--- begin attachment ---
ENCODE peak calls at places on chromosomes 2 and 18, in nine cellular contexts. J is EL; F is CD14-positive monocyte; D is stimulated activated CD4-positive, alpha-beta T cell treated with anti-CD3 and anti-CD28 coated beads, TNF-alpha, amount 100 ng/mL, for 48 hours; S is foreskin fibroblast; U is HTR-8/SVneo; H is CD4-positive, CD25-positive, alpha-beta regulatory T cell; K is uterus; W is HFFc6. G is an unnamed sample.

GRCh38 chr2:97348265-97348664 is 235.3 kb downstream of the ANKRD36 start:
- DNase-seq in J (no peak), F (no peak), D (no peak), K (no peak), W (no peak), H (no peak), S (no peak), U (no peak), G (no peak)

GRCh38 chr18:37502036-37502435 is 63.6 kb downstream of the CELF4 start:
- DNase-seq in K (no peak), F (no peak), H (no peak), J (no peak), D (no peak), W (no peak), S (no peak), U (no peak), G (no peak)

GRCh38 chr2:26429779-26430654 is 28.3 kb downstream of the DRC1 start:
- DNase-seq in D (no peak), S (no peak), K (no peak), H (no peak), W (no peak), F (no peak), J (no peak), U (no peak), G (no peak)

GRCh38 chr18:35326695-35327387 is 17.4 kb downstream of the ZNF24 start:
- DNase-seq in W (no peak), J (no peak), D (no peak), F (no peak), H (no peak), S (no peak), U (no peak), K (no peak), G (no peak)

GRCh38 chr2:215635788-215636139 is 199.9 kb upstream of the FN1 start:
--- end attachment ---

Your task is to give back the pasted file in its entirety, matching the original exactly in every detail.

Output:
ENCODE peak calls at places on chromosomes 2 and 18, in nine cellular contexts. J is EL; F is CD14-positive monocyte; D is stimulated activated CD4-positive, alpha-beta T cell treated with anti-CD3 and anti-CD28 coated beads, TNF-alpha, amount 100 ng/mL, for 48 hours; S is foreskin fibroblast; U is HTR-8/SVneo; H is CD4-positive, CD25-positive, alpha-beta regulatory T cell; K is uterus; W is HFFc6. G is an unnamed sample.

GRCh38 chr2:97348265-97348664 is 235.3 kb downstream of the ANKRD36 start:
- DNase-seq in J (no peak), F (no peak), D (no peak), K (no peak), W (no peak), H (no peak), S (no peak), U (no peak), G (no peak)

GRCh38 chr18:37502036-37502435 is 63.6 kb downstream of the CELF4 start:
- DNase-seq in K (no peak), F (no peak), H (no peak), J (no peak), D (no peak), W (no peak), S (no peak), U (no peak), G (no peak)

GRCh38 chr2:26429779-26430654 is 28.3 kb downstream of the DRC1 start:
- DNase-seq in D (no peak), S (no peak), K (no peak), H (no peak), W (no peak), F (no peak), J (no peak), U (no peak), G (no peak)

GRCh38 chr18:35326695-35327387 is 17.4 kb downstream of the ZNF24 start:
- DNase-seq in W (no peak), J (no peak), D (no peak), F (no peak), H (no peak), S (no peak), U (no peak), K (no peak), G (no peak)

GRCh38 chr2:215635788-215636139 is 199.9 kb upstream of the FN1 start: